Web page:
Signs of chemical reactions
Reactions that utilise chemicals involve the transformation of materials that are chemical in nature. The chemical substances that participate in these interactions are known as reactants while those substances generated are identified as the products. The process of transforming the reactants to products can lead to molecules integrated to one another to form bigger ones or molecules disintegrating to result to two or smaller ones (Bateman 12). A chemical change cannot be reversed.
The reactions involving chemical substances generate one or more products that normally have features different from the reactants and possess diverse physical and chemical properties. Chemical reactions can either be spontaneous, needing no input of energy, or non-spontaneous, and may require some form of energy, either as heat, light or electricity to start the reaction (Bateman 23). These changing of individual reagents into other compounds can be represented by use of equations that denote both the reacting elements and the resulting outcomes. During normal circumstances, the reacting materials are on the left side while the resulting products are usually on the right side of the equation.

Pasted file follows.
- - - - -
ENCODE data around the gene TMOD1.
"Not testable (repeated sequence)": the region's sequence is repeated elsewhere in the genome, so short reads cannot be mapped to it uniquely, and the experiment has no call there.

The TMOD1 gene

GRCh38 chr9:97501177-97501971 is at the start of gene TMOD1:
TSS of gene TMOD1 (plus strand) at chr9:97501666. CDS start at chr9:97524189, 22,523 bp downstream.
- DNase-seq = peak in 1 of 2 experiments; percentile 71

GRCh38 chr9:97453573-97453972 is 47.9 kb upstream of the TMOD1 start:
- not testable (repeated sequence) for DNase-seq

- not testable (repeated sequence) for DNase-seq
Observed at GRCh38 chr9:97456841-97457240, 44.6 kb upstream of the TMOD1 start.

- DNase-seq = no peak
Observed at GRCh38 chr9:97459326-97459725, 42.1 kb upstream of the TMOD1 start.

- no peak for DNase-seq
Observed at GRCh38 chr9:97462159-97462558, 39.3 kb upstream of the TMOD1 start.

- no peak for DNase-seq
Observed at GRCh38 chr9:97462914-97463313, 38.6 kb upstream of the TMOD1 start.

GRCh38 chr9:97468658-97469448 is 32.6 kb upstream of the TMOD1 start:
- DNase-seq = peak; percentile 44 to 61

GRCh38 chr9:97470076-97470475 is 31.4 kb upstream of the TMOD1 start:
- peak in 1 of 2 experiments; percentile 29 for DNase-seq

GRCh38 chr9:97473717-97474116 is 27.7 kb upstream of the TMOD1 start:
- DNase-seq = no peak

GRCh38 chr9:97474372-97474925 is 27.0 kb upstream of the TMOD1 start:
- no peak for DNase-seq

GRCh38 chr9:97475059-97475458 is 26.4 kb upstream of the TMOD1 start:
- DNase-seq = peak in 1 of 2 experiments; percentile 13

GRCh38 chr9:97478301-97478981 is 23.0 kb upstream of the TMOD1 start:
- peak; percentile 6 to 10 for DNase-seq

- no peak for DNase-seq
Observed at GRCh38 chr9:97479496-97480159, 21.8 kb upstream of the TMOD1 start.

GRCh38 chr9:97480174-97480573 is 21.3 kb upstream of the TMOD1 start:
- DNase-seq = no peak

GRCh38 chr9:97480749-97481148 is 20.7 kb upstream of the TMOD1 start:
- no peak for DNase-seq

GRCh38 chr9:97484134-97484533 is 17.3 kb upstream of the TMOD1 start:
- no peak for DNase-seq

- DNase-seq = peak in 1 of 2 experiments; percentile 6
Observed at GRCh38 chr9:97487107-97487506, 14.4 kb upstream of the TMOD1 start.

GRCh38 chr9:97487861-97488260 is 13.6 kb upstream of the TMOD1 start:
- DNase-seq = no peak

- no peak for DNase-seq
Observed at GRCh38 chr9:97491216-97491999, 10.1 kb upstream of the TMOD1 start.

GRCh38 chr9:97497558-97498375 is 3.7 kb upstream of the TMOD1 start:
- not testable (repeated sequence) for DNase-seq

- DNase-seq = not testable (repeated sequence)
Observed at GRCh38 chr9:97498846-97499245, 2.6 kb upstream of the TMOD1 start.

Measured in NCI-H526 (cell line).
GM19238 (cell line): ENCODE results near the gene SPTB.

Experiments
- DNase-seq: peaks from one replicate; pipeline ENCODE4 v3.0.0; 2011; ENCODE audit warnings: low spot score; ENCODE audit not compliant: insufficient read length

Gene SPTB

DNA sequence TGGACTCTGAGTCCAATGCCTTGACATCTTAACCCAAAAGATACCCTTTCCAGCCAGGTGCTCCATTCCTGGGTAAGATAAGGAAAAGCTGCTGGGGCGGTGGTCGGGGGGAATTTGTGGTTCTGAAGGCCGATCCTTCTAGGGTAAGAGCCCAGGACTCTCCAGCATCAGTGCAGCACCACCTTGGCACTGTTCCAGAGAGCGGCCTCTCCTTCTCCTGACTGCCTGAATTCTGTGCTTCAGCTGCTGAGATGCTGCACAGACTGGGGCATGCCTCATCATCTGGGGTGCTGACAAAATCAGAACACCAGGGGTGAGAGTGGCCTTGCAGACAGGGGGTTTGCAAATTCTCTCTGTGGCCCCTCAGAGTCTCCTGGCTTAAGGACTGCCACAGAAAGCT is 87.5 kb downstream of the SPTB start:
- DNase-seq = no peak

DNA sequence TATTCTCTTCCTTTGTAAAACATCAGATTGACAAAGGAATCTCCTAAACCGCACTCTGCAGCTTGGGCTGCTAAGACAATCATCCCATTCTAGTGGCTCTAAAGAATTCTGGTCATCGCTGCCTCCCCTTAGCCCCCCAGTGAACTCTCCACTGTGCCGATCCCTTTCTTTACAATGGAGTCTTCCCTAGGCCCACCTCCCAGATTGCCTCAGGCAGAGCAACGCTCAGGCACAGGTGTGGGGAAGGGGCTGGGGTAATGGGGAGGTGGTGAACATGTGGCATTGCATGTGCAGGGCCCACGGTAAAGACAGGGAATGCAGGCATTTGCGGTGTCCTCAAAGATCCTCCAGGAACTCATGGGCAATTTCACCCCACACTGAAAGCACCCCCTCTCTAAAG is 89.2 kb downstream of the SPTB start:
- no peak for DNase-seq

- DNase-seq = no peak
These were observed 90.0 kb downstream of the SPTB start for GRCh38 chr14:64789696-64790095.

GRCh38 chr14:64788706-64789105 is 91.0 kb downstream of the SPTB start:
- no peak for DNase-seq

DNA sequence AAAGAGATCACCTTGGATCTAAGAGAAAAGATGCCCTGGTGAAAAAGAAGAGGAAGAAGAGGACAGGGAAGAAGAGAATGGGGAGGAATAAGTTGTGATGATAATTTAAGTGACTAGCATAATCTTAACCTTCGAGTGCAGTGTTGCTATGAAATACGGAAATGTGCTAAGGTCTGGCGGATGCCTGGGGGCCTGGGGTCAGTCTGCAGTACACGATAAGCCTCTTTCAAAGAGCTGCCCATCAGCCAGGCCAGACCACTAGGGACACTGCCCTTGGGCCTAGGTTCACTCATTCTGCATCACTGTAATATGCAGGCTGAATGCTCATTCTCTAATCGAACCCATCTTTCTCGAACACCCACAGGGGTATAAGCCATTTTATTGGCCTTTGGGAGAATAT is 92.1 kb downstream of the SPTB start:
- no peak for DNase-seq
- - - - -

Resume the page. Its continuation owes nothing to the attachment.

There are several aspects that can indicate that a reaction involving chemicals have taken place. The first indicator is the formation of a cloudy solid product that settles in the vessel used to conduct the experiment (Bateman 20). A reaction that results to formation of the ionic solid, which cannot dissolve, occurs when negative ions and positive ions join together in a solution that is aqueous. For example, a solution of Silver Nitrate when taken and poured into a solution of Sodium Chloride, a chemical reaction process takes place forming a white solid of Silver Chloride (Bateman 27).
Likewise, when liquid potassium chromate (K2CrO4) is added to a solution of barium nitrate (Ba[NO3] 2, a solid of barium chromate (BaCrO4) will be formed. This reaction process also generates a solution, but our concern remains that the mixture of two solid substances has led to the generation of a solid in a solution that is different (Johnson et. al. 77). However, several factors have been found to determine the formation of the solid in a reaction process involving chemical such as temperature which may exert some influence as well as the concentration of the solution participating in the reaction process.
Utilizing diverse mechanisms like decanting and filtration can aid in removing the ionic solid from the mixture. The formation of solids in a reaction involving a variety of chemicals has been utilized in finding out if a particular element is present in a solution. Furthermore, it has been used to derive elements fo